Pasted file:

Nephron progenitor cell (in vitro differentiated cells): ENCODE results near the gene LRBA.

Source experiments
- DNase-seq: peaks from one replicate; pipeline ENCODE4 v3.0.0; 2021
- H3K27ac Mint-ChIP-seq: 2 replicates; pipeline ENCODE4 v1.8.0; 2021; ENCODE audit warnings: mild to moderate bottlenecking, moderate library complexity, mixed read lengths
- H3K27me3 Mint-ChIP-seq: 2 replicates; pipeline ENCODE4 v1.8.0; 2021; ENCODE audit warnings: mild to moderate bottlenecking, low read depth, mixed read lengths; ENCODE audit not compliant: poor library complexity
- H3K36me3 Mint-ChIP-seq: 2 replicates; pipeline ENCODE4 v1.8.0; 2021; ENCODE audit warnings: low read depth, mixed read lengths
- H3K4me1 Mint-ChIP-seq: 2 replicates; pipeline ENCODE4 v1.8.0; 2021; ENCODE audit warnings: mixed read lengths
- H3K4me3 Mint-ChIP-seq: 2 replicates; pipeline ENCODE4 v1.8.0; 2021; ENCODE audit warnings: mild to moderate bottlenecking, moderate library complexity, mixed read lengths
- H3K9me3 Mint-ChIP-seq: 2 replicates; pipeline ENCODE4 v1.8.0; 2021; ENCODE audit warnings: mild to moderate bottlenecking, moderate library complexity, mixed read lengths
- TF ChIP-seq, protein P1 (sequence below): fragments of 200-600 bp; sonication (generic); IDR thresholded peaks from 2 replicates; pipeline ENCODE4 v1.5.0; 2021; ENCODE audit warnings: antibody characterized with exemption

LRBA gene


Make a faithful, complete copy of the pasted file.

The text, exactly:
Nephron progenitor cell (in vitro differentiated cells): ENCODE results near the gene LRBA.

Source experiments
- DNase-seq: peaks from one replicate; pipeline ENCODE4 v3.0.0; 2021
- H3K27ac Mint-ChIP-seq: 2 replicates; pipeline ENCODE4 v1.8.0; 2021; ENCODE audit warnings: mild to moderate bottlenecking, moderate library complexity, mixed read lengths
- H3K27me3 Mint-ChIP-seq: 2 replicates; pipeline ENCODE4 v1.8.0; 2021; ENCODE audit warnings: mild to moderate bottlenecking, low read depth, mixed read lengths; ENCODE audit not compliant: poor library complexity
- H3K36me3 Mint-ChIP-seq: 2 replicates; pipeline ENCODE4 v1.8.0; 2021; ENCODE audit warnings: low read depth, mixed read lengths
- H3K4me1 Mint-ChIP-seq: 2 replicates; pipeline ENCODE4 v1.8.0; 2021; ENCODE audit warnings: mixed read lengths
- H3K4me3 Mint-ChIP-seq: 2 replicates; pipeline ENCODE4 v1.8.0; 2021; ENCODE audit warnings: mild to moderate bottlenecking, moderate library complexity, mixed read lengths
- H3K9me3 Mint-ChIP-seq: 2 replicates; pipeline ENCODE4 v1.8.0; 2021; ENCODE audit warnings: mild to moderate bottlenecking, moderate library complexity, mixed read lengths
- TF ChIP-seq, protein P1 (sequence below): fragments of 200-600 bp; sonication (generic); IDR thresholded peaks from 2 replicates; pipeline ENCODE4 v1.5.0; 2021; ENCODE audit warnings: antibody characterized with exemption

LRBA gene